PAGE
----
What are the different types of millet?

Ragi is known for its iron content. It helps in the production of hemoglobin in red blood cells. It is high in calcium and potassium. Due to the high proportion of fiber, it keeps the stomach fuller for a longer period of time.

Jowar is loaded with nutrients like vitamin B, magnesium, and antioxidants like flavonoids, phenolic acids, and tannins. It helps boost metabolism and improves the quality of hair and skin. The presence of magnesium helps in strengthening bone and heart health.

Bajra is high in protein, fiber, magnesium, iron, and calcium. It’s low in calories and considered the best grain for shedding pounds. It keeps your stomach fuller for a long period of time without increasing your daily calorie count.

Amaranth is high in fiber, protein, magnesium, phosphorus, and iron. It helps improve brain function and prevents certain neurological diseases. It helps build muscle and maintain digestive health. It is also noted that amaranth has more nutrients than quinoa.

Kangni is known as semolina or rice flour. It helps in strengthening the immune system and balancing blood sugar levels as it is high in iron and calcium. It also serves as a better option for shedding those extra pounds. It usually includes low cholesterol, good digestion, and helps in building good heart health.

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Whole Grains Health

Adherence To a Mediterranean Diet Lowers Risk of Diabetes



Author: Kenya Henderson, 2021 PharmD. Candidate, Florida Agricultural & Mechanical University, College of Pharmacy and Pharmaceutical Sciences

The Role of the Mediterranean Diet: Eating a healthy diet and maintaining a healthy weight can potentially reduce the risk of developing diabetes for the US population.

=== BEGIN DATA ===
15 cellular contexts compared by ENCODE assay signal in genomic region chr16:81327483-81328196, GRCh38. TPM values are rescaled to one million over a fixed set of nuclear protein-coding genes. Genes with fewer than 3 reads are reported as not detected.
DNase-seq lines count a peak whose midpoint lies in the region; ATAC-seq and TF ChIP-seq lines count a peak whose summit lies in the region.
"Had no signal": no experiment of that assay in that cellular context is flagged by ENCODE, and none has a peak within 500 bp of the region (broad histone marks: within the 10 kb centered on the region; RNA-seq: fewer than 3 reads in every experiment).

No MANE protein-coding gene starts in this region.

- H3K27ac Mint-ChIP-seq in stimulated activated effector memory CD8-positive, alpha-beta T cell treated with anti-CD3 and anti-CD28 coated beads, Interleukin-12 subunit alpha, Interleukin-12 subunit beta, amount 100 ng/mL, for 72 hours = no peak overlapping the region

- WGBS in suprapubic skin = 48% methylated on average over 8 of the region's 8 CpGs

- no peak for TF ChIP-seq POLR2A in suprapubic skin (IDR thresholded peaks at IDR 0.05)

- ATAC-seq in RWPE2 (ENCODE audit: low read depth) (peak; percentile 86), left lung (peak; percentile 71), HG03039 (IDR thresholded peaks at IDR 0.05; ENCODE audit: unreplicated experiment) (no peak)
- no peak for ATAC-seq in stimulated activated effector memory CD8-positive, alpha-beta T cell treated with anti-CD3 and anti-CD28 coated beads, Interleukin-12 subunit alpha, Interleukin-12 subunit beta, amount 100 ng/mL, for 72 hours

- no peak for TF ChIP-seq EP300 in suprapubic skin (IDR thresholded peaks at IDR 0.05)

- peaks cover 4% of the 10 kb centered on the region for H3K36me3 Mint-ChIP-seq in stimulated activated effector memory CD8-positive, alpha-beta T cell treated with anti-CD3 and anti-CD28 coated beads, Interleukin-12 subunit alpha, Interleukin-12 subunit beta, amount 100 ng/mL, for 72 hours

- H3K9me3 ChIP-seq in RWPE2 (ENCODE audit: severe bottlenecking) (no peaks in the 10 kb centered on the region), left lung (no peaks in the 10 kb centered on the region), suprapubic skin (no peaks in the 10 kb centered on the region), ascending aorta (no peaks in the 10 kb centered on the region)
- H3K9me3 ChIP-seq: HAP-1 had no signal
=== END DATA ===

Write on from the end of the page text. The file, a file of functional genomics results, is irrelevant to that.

A Mediterranean diet is one of the few healthy eating habits that has been linked to significant health improvements. It is high in fruits, vegetables, whole grains, fish, legumes, and olive oil and is more common in European countries. It is recommended by the American Heart Association, the American Diabetes Association, and the Dietary Guidelines for Americans to help reduce the risk of chronic disease. In addition, it is linked to a reduced risk of diabetes in Mediterranean and European countries. However, it is unclear that the Mediterranean diet reduces the risk of developing diabetes in the US population. In a large US cohort study with black and white men and women, this study investigated whether Mediterranean eating behavior is linked to the risk of diabetes.

This study was a prospective cohort study that included patients in previous research, the Atherosclerosis Risk in Communities (ARIC) Study, which looked at the causes of heart disease in over 400,000 adults in the United States. In this study, data were collected from 11,991 participants on their first visit. Participants were excluded if they were Asian or Indian due to the small sample size; were black and from Maryland and Minnesota, unable to decipher the influence of geographic region on race; if they have a history or history of cardiovascular disease, diabetes or cancer; or if they were derived from the answers to the Food Frequency Questionnaire (FFQ) or if they had ten or more missing FFQ elements.